Lyndsay Faye's novel, The Gods of Gotham
, is an excellent historical mystery set in a time and place not many fiction writers have ventured to date: New York City, circa 1845. On the surface, the year seems unremarkable - James Polk is President, and the American Civil War has yet to occur. However, Faye manages to capture the setting brilliantly, breathing life into the era, making it interesting and relevant to modern readers. She provides real insight into the tensions that permeated New York City during that period.
The mystery upon which the book is predicated is outstanding - well-reasoned and exceptionally complex. After a fire ravages Lower Manhattan, Timothy Wilde joins the newly-formed New York Police Department and, upon encountering a young girl covered in blood, finds himself on the trail of a killer. The author has constructed an intricate, entertaining...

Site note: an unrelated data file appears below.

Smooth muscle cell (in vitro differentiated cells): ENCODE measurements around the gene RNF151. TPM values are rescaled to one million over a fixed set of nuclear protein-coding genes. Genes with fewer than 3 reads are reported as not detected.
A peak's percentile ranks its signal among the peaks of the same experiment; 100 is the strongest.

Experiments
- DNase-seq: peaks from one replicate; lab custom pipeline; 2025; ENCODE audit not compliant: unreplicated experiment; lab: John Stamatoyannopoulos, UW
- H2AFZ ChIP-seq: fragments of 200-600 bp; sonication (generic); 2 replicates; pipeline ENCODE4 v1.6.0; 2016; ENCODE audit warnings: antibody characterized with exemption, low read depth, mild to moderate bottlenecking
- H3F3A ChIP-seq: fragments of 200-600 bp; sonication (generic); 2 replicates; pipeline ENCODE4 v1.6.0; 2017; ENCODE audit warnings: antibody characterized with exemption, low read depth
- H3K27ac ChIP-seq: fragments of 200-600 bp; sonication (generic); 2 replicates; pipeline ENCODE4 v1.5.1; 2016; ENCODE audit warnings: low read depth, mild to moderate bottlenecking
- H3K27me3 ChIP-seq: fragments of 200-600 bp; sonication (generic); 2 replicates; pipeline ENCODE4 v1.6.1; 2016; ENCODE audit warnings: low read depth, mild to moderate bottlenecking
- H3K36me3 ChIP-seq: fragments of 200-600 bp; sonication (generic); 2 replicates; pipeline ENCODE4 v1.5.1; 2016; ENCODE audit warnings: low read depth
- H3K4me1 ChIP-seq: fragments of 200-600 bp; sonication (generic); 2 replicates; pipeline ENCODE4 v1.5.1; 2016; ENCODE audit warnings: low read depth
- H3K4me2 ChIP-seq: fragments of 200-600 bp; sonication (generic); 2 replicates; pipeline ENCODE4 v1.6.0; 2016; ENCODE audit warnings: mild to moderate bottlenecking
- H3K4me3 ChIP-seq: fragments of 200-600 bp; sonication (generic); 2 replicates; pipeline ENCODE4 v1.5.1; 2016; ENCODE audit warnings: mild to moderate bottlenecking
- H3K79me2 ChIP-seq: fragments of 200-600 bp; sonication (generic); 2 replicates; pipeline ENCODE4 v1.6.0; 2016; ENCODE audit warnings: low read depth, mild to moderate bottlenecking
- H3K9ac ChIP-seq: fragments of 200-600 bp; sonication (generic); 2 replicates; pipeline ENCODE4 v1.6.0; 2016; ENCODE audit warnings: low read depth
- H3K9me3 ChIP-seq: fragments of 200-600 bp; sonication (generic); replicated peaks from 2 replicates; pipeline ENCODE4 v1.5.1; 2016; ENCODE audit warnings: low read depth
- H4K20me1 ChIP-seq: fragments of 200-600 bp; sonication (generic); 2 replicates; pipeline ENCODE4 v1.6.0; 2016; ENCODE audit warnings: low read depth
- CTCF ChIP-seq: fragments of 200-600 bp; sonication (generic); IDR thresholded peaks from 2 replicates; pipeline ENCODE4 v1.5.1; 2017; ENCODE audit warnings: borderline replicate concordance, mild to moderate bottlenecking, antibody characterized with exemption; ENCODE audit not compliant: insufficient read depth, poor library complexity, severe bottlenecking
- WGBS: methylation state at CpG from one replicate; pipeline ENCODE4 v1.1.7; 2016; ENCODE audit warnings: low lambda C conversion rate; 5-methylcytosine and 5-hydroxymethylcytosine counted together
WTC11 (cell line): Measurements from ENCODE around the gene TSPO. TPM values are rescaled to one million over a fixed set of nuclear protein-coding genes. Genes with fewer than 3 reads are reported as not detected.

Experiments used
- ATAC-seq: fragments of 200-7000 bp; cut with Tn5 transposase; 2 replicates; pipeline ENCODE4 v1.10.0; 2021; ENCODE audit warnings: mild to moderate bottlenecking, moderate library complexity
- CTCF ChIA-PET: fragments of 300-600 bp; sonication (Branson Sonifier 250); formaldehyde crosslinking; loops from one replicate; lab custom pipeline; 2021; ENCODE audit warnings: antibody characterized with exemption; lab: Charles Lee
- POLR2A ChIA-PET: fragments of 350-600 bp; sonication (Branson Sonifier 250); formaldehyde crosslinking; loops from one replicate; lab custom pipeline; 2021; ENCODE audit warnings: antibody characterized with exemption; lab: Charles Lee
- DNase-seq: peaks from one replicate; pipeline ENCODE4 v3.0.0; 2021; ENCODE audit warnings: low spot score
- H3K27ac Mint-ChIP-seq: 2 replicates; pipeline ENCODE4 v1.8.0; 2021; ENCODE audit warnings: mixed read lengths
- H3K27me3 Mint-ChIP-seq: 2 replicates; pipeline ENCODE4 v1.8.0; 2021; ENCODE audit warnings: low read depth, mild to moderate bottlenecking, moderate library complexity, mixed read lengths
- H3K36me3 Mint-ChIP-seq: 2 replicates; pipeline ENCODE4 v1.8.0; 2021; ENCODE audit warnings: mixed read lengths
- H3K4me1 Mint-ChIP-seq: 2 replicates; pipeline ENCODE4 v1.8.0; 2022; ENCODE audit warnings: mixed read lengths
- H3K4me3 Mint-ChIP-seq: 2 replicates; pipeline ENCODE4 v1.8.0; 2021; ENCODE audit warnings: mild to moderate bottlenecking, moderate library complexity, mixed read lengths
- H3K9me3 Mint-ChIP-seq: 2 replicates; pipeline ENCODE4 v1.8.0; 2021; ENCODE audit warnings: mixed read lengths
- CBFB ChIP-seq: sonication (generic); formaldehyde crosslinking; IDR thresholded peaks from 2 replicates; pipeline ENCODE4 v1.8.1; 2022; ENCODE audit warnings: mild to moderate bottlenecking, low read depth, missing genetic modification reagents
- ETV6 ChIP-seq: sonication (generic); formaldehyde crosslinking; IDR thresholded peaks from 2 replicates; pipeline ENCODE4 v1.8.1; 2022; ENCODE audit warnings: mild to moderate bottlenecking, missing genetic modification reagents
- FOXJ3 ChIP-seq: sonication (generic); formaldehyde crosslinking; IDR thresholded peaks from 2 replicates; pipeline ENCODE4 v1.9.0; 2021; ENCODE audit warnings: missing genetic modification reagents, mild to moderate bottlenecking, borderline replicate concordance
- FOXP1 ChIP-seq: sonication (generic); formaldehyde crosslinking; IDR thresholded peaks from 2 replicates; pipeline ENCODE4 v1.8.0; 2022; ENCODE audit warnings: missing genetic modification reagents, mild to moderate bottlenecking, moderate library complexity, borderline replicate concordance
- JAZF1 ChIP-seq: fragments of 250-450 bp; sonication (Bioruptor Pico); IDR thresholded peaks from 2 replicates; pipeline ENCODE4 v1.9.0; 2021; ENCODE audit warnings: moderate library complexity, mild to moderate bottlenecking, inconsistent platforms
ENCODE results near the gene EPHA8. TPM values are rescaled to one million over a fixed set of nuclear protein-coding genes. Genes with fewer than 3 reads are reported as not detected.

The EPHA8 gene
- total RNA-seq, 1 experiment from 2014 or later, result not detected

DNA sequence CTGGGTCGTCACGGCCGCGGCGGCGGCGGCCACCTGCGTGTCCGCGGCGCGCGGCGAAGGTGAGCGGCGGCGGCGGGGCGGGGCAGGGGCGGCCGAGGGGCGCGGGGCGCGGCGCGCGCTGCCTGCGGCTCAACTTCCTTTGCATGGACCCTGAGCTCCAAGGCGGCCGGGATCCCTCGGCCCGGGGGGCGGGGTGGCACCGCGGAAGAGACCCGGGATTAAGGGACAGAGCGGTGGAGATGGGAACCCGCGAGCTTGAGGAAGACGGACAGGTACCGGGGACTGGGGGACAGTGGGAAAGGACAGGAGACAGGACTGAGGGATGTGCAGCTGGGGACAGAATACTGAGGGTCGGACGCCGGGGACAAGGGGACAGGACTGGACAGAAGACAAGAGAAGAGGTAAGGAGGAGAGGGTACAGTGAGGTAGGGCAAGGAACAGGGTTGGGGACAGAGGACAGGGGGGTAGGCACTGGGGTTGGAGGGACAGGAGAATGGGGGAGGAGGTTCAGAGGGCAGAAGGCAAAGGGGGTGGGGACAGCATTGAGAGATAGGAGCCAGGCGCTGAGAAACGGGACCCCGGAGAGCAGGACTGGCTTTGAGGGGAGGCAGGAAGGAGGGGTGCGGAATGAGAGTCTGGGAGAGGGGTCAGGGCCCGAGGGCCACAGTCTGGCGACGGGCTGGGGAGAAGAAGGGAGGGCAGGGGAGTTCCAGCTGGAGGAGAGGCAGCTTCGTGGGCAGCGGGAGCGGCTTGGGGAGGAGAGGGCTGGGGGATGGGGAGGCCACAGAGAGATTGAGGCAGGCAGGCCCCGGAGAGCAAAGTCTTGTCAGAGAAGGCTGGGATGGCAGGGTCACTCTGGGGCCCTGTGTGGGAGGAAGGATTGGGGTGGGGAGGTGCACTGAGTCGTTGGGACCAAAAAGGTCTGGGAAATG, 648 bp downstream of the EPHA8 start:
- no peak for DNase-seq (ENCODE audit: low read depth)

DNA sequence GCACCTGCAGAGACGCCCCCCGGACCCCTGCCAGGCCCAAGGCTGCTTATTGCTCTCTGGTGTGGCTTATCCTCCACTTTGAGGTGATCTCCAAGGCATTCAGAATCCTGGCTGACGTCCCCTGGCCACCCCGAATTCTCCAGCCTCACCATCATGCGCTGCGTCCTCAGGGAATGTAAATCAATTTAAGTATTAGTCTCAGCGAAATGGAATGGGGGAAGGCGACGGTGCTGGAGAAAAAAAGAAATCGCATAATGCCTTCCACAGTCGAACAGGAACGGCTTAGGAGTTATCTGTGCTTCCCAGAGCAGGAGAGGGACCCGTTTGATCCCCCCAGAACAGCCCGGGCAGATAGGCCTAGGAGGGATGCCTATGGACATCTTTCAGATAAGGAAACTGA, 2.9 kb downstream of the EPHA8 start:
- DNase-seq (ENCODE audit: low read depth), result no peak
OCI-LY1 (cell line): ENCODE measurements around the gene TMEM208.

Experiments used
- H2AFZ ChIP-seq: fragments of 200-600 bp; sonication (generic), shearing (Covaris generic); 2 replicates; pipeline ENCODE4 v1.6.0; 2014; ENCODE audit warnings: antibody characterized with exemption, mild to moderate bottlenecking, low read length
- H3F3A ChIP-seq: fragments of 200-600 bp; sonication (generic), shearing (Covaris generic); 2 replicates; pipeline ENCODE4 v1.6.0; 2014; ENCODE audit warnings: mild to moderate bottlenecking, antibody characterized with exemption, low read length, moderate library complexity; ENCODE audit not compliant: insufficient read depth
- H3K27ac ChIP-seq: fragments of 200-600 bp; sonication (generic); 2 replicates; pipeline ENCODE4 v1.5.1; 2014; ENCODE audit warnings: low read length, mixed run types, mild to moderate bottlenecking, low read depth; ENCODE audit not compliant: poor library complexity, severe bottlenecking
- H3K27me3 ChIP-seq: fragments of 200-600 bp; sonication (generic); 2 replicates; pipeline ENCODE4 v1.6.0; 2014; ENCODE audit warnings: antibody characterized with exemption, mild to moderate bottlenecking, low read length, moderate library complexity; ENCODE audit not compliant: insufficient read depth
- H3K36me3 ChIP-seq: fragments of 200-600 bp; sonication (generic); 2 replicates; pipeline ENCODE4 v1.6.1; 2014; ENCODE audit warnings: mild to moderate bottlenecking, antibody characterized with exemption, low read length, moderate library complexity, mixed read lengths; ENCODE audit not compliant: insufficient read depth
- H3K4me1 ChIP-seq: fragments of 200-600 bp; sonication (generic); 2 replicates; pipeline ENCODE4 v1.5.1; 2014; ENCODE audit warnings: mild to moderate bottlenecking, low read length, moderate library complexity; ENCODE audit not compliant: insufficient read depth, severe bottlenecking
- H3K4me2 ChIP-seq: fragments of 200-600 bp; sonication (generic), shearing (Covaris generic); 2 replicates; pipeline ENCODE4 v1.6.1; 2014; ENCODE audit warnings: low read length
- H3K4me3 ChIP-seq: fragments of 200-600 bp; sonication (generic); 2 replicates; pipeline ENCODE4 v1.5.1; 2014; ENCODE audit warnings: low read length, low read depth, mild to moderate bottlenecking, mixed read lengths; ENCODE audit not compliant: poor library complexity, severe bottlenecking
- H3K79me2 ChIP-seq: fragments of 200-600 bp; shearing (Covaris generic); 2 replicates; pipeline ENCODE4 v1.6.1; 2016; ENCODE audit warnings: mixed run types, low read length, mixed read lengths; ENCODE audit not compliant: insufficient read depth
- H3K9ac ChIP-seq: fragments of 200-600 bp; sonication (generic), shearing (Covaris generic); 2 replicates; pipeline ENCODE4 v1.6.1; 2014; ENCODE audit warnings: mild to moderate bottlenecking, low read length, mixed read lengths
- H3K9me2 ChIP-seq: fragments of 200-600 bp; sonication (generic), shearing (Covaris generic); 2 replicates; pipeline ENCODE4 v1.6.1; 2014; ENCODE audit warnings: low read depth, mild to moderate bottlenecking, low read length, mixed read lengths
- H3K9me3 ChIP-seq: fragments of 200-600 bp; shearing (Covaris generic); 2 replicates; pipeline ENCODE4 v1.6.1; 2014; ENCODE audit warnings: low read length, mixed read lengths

Beyond the Book
In Lyndsay Faye's novel, The Gods of Gotham
, a fire ravages lower Manhattan, setting the stage for her suspenseful historical mystery. In reality, New York City has fallen victim to more than one devastating blaze.
In 1609, Henry Hudson, a British explorer hired by the Dutch to find a faster route to "the Orient," followed what is now called the Hudson River as far as Albany. After realizing that the river would not go through to the Pacific Ocean, Hudson returned to the nearby bay and set up a camp, establishing the Dutch Republic claim to the area. It became a fur trading settlement by 1624, officially becoming the colony of New Amsterdam in 1626 when colonial Director-General Peter Minuit purchased Manhattan from a small band of Lenape natives for 60 guilders...